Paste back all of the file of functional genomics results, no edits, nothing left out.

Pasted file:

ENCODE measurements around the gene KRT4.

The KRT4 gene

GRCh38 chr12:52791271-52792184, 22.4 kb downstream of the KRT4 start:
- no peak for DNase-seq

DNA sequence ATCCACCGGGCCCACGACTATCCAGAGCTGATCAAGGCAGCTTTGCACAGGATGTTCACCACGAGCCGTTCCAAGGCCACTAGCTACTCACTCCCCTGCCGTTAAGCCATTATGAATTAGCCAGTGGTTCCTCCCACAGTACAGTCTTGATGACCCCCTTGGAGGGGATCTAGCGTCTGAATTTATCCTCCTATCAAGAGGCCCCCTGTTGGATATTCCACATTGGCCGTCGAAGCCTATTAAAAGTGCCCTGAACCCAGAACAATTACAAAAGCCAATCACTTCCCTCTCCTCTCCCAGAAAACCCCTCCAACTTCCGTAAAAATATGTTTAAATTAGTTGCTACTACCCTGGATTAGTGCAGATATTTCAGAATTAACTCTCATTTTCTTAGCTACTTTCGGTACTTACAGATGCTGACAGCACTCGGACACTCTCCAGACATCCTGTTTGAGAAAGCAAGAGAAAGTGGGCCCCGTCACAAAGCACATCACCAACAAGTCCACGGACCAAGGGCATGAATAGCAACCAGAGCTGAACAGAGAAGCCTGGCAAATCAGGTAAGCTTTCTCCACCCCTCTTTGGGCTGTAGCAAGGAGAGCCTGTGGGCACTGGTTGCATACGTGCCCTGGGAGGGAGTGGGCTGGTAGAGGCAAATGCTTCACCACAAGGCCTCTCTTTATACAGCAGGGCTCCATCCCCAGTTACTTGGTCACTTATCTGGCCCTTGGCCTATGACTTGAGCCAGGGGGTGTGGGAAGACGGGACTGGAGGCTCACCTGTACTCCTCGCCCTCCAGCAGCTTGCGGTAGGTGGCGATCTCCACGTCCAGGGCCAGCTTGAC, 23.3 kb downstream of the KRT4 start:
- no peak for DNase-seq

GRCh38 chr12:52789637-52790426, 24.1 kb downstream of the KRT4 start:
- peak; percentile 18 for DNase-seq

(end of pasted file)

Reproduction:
ENCODE measurements around the gene KRT4.

The KRT4 gene

GRCh38 chr12:52791271-52792184, 22.4 kb downstream of the KRT4 start:
- no peak for DNase-seq

DNA sequence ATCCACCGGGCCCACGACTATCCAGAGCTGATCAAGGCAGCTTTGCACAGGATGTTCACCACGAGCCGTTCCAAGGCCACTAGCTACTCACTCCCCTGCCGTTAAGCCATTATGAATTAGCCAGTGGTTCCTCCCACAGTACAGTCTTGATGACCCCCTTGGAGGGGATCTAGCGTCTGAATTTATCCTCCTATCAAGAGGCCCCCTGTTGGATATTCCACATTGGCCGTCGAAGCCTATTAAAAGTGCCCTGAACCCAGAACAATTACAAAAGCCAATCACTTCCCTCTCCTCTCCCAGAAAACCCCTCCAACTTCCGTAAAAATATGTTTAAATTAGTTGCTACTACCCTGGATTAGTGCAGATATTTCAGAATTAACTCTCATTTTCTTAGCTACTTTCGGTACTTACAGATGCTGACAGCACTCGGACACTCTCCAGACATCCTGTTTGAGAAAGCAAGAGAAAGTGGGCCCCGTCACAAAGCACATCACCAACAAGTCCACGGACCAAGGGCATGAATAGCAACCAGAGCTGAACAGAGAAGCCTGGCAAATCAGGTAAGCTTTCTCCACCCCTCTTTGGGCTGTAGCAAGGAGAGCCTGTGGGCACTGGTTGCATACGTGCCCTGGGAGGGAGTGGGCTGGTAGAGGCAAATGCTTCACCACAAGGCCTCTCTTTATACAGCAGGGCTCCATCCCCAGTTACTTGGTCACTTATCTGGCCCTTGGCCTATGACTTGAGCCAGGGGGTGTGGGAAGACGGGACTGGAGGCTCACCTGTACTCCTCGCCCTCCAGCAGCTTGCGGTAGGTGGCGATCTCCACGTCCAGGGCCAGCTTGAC, 23.3 kb downstream of the KRT4 start:
- no peak for DNase-seq

GRCh38 chr12:52789637-52790426, 24.1 kb downstream of the KRT4 start:
- peak; percentile 18 for DNase-seq